Posted on Feb 23, 2015 | 1 comment

Let’s play the “What we wish therapists would say” game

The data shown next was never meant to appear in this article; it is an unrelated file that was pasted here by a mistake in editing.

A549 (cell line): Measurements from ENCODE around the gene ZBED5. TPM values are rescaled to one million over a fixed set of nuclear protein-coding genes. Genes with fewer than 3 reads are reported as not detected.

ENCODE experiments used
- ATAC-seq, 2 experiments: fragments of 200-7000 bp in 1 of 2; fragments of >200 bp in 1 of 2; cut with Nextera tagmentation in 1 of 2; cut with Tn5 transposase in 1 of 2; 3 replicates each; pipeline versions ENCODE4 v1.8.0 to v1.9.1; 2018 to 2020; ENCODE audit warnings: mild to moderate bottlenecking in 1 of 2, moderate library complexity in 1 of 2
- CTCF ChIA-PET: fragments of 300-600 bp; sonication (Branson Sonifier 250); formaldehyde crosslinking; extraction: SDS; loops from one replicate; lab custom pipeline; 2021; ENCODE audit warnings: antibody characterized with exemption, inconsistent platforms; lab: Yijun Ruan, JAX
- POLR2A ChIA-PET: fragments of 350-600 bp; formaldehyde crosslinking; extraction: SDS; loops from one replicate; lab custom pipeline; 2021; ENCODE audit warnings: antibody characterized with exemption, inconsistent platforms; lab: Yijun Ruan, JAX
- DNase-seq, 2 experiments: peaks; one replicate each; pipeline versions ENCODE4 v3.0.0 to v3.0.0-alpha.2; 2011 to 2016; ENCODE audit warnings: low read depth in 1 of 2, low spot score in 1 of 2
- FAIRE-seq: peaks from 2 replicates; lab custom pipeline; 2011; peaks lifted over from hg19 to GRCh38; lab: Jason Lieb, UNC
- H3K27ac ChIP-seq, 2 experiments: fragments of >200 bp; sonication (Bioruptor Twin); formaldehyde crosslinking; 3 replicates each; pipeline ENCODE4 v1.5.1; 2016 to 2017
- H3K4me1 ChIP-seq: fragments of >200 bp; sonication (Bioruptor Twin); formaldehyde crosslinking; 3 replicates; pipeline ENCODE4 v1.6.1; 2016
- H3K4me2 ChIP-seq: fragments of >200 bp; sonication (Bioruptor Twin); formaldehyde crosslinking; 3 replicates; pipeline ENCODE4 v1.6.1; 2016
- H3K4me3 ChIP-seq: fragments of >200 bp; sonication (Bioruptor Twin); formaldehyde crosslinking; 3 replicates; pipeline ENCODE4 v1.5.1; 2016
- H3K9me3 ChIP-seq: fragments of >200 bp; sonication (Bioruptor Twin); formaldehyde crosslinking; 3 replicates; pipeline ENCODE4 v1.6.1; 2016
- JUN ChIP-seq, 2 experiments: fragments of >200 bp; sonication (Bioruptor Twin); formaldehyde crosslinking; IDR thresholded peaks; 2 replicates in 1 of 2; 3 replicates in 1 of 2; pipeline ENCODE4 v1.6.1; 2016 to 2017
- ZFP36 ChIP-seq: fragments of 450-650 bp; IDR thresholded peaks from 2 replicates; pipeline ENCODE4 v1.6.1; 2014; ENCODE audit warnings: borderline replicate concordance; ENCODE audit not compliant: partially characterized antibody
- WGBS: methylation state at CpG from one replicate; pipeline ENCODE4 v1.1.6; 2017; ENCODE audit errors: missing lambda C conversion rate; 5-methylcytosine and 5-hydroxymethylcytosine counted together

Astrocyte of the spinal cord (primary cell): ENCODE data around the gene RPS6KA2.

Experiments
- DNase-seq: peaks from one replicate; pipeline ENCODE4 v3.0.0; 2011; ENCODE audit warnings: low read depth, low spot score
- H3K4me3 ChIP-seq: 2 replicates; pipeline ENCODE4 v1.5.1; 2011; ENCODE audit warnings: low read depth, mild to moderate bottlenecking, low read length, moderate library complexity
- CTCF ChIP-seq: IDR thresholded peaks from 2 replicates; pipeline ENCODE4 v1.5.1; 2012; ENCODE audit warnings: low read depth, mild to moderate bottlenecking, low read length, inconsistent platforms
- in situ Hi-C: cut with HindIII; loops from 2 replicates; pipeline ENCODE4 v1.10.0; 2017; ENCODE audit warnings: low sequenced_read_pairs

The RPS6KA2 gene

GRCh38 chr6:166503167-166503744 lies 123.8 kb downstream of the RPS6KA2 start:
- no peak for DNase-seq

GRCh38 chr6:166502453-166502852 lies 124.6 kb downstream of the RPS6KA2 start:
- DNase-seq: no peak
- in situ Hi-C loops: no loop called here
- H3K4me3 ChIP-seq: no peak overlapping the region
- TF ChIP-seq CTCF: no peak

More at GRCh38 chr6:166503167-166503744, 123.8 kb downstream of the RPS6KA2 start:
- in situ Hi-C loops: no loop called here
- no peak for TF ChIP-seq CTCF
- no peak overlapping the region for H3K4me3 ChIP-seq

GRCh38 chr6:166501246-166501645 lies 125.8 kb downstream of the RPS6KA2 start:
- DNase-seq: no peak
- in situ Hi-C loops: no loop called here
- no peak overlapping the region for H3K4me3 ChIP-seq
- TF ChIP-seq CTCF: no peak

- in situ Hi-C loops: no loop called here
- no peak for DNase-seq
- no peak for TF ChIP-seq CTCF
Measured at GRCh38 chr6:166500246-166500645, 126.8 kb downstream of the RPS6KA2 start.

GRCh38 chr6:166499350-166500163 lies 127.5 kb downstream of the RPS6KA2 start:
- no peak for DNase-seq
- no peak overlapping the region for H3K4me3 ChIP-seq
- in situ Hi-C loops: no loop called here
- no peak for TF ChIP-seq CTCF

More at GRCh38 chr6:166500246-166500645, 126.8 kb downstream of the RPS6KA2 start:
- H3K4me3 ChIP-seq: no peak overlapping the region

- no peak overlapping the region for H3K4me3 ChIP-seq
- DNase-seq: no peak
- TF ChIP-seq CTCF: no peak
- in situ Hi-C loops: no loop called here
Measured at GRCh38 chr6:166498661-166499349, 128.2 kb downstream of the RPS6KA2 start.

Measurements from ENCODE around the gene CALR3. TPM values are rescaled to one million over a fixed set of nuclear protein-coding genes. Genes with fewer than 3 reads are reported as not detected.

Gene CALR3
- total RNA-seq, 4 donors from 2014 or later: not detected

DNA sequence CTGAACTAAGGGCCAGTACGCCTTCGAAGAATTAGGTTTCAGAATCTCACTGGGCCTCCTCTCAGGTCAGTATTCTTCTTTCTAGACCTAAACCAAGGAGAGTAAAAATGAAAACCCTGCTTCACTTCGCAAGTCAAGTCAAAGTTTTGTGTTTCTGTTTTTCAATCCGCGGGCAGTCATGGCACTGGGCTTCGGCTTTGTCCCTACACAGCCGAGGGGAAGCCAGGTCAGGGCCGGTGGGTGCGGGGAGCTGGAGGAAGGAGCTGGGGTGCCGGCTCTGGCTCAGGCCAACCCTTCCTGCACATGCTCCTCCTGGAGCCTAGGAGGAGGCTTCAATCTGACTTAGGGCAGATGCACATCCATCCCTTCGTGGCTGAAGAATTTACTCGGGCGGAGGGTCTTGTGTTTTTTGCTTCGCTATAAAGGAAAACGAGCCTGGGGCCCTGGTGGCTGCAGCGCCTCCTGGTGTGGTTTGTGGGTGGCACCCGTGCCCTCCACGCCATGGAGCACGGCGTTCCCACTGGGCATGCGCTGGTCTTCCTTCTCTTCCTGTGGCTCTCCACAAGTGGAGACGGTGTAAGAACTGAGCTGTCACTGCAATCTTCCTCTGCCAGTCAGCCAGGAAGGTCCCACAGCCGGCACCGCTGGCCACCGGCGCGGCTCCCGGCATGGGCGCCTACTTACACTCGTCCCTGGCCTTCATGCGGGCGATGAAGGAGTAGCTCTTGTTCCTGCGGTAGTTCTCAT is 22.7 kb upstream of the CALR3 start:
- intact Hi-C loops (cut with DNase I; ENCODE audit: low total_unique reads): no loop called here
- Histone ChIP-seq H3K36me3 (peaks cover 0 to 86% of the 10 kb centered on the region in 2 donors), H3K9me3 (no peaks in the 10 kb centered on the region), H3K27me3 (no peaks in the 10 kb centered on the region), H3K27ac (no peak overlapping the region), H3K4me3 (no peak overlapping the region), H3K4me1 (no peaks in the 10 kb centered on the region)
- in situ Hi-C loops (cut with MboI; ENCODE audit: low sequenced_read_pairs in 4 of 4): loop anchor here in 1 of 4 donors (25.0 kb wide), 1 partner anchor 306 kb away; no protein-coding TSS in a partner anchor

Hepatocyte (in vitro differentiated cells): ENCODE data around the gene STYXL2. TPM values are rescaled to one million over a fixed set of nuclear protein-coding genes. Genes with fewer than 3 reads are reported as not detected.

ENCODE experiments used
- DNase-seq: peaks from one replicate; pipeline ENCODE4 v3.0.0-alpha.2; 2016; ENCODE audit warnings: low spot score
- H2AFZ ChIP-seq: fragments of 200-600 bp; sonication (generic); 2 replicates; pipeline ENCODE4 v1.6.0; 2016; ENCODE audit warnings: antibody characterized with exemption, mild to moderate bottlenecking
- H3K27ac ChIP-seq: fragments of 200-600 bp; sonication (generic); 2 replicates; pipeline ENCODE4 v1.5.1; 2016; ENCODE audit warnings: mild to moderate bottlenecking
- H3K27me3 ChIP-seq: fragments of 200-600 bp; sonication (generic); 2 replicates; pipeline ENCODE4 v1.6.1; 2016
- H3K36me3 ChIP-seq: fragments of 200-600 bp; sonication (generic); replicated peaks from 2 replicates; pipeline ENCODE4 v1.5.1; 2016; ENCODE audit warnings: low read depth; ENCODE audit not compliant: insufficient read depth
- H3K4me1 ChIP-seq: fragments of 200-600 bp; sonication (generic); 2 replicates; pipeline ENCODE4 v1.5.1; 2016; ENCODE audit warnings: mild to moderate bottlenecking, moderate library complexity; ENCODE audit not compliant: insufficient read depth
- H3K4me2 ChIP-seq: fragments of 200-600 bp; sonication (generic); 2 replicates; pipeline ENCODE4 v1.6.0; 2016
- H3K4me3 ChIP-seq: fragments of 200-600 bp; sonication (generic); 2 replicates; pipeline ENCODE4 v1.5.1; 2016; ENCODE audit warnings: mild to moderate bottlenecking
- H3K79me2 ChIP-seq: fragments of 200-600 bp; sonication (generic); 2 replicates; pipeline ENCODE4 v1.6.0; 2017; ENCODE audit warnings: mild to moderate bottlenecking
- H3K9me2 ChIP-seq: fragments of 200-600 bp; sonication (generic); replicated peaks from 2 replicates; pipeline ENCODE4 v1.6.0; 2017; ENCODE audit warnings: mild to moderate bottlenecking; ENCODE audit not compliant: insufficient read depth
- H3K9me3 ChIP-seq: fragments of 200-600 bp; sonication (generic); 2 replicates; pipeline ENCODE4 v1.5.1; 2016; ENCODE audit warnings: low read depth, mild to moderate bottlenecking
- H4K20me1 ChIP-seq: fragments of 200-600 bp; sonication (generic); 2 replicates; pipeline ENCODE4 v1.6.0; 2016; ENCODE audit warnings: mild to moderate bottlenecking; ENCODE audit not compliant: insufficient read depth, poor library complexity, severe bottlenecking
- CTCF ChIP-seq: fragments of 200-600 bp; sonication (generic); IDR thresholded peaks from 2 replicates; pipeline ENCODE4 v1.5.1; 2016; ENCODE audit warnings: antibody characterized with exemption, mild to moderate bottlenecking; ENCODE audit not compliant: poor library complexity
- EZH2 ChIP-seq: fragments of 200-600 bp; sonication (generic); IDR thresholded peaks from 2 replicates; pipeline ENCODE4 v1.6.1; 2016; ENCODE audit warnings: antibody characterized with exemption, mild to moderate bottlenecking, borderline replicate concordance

After a collective 24 hours in therapies, medical appointments and general ‘Team May’ meetings this week, I have had my share of so-called experts. Because I don’t swear on my blog – and a big hello to my students reading this right now – I’ve decided to imagine a world where so-called experts didn’t make me want to take a sharp implement to their face. In this world, so-called experts say things like: 1. I won’t tell you again that you can’t live in your own home because of May. Until I find you the perfect home, I will not frighten you about this monumental issue of having a roof over your disabled child’s head. 2. It’s really none of my business what your daughter is wearing in this weather. 3. We will mange for one day without that exceptionally minor cushion for May’s seat. No need for three people to remind you of the urgency of that really minor cushion. 4. I saw there was no formula in May’s bag. So, we just gave her milk/juice/water rather than interrupt you at work. 5. I’d really like to hear May’s father’s opinion on this. 6. May looks so comfortable asleep. Let’s just leave her like that to rest. 7. We wiped May down when we saw she had vomit on her because we would be horrified to find any child sitting in their own sick on a special needs bus. Anyone want to add...